On the occasion of Shakespeare’s birthday, I must once again express how much he has meant in shaping my life. It was MACBETH which connected my mind to my soul, aligning them – like Dorothy and her cohorts on the Yellow Brick Road – on the rocky, curving path to becoming a published author. In my case, “home” was my words – and yes, they were with me all along, but I was terrified to use them. I was the Cowardly Lion for sure. But this is about Shakespeare.
When my teacher, Mrs. Lenore Israel of Lawrence High School, read to us she became Lady Macbeth (in a good, non-murderous way.) She gave voice to those powerful words! She also assigned us the task of memorizing the “Tomorrow and tomorrow and tomorrow” soliloquy, and we each recited it SLOWLY in front of the class. There was something about the timing – allowing the words to linger on my tongue – that made all the difference.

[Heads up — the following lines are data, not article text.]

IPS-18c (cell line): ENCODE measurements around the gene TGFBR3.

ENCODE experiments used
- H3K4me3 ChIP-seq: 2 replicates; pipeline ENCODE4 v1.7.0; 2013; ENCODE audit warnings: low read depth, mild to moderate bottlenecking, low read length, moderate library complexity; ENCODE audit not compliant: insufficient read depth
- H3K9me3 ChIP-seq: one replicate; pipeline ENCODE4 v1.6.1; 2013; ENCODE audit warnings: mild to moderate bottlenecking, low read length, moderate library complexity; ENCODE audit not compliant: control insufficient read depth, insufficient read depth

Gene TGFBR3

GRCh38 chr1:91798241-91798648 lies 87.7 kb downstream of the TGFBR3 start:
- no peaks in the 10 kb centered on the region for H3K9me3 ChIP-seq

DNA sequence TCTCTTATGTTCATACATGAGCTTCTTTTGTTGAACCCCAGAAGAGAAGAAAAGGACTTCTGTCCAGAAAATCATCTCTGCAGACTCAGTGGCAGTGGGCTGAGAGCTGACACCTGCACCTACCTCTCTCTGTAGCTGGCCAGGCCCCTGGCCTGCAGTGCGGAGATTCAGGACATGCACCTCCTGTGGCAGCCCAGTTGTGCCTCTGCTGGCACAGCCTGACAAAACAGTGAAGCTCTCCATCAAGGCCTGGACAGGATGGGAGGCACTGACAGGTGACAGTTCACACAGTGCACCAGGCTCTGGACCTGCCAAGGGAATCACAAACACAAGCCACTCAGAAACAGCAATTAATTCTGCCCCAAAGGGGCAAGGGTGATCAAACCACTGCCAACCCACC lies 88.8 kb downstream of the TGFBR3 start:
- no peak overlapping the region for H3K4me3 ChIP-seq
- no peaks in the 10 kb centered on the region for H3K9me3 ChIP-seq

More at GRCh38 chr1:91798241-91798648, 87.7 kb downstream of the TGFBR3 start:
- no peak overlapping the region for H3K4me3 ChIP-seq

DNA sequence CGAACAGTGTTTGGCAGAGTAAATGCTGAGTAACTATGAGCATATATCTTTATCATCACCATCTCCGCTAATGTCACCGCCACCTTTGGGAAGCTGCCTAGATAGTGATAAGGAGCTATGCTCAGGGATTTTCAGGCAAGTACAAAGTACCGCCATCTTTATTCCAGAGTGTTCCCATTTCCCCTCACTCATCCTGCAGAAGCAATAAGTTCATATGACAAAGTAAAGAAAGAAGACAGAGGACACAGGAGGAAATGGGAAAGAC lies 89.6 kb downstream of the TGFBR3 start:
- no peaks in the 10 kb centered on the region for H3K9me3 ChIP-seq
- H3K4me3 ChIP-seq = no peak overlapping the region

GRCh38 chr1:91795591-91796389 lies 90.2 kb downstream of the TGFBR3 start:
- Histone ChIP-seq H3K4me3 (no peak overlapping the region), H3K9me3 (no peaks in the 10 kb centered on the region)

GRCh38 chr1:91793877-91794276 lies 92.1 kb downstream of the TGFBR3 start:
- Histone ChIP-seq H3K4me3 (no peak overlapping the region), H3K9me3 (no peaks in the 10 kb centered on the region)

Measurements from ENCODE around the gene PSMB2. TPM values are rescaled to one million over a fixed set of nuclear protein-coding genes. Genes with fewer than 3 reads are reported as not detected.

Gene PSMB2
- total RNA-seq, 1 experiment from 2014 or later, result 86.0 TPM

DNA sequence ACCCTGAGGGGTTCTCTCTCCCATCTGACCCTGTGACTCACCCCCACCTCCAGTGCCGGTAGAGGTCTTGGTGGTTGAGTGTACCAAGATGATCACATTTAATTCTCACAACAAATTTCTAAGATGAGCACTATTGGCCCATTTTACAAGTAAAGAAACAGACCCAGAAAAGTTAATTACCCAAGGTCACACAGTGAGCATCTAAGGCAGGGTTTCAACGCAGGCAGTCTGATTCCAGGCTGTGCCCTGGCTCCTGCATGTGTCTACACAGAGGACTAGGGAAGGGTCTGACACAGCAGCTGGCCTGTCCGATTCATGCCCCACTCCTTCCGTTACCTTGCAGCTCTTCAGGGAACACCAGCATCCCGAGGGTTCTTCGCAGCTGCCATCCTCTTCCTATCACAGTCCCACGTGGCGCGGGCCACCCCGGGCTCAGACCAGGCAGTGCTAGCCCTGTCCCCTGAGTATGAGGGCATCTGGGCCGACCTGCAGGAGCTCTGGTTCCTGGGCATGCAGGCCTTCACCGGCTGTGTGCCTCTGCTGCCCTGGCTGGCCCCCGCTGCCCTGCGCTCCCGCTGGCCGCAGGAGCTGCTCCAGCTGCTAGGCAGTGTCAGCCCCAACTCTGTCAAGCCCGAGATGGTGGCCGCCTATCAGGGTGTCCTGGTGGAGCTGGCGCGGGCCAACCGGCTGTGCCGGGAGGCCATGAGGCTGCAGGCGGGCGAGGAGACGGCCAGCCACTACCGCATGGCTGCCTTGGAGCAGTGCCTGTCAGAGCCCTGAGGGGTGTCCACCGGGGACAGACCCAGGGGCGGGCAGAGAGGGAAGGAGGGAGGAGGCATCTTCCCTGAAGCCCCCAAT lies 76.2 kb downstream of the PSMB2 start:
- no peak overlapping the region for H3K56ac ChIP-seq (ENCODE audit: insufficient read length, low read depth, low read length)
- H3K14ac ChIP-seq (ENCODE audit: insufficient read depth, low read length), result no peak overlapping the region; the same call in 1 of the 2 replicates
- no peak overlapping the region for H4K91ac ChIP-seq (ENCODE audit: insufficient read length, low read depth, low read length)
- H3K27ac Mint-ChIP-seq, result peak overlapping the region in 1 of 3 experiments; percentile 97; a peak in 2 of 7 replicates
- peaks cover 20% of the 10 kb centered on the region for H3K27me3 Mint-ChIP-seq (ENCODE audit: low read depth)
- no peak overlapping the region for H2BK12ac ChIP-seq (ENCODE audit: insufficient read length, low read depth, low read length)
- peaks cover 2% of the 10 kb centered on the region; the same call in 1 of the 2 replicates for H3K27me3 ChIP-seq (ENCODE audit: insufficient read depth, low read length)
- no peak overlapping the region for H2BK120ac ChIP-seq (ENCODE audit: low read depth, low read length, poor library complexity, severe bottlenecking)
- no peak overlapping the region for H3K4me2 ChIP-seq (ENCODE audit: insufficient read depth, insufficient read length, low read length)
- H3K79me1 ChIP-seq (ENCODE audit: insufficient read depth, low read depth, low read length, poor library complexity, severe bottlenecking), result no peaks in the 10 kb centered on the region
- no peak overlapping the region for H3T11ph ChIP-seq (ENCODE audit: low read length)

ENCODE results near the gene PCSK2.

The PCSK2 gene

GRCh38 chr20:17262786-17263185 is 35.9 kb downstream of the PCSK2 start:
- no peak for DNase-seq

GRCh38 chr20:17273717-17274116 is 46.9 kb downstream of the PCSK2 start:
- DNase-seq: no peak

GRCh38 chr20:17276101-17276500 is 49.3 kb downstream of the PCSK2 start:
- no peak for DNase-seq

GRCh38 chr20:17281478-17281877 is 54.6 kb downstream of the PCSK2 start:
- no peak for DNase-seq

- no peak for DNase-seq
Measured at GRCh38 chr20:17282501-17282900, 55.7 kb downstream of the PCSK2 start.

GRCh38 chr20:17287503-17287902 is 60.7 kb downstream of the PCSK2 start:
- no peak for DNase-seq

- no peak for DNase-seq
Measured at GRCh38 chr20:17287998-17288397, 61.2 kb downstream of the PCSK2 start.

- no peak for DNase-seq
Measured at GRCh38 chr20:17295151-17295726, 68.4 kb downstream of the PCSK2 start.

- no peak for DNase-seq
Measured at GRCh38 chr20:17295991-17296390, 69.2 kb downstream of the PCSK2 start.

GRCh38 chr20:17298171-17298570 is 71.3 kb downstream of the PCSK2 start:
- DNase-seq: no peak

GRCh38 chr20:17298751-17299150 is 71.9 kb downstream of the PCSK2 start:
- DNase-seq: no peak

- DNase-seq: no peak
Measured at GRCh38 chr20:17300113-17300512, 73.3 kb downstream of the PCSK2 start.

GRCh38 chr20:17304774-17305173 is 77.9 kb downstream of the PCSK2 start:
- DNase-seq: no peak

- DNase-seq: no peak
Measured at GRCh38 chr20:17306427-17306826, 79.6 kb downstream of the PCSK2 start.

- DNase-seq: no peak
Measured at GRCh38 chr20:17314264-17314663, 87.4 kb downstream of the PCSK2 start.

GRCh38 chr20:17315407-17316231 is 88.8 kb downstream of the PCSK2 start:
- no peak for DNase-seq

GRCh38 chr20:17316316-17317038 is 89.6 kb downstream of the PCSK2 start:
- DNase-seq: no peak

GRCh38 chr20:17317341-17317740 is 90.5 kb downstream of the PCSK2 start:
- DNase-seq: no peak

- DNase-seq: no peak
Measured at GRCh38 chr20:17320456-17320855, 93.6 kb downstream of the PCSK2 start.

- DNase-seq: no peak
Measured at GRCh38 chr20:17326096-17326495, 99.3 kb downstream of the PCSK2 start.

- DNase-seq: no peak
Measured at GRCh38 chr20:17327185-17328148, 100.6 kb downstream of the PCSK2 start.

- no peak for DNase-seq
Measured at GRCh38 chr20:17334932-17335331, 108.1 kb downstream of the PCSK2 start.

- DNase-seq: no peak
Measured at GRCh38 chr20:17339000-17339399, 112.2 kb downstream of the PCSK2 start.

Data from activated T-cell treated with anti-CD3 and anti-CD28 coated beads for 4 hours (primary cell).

After that, I was hooked. Falstaff was next. I also studied him with Mrs. Israel, as I was graduating a year early and had her for three periods (11th and 12th grade English!) I then came down with pneumonia and, bedridden, spent my days reading Shakespeare. (I don’t recall doing any other school work, but I must’ve – because I graduated and went off to NYU.)
I’ve made two pilgrimages to Stratford-upon-Avon with my sons! The second time, when we were traveling in Europe together for three weeks, they took the long train ride from London without complaint because they KNEW how much Shakespeare meant to me!
I hope you all have something which connects with you as Shakespeare does with me. And I hope you will take a moment to reflect on Shakespeare’s beautiful words, and just how timeless they are.
Happy birthday dear Shakespeare!!! I love you.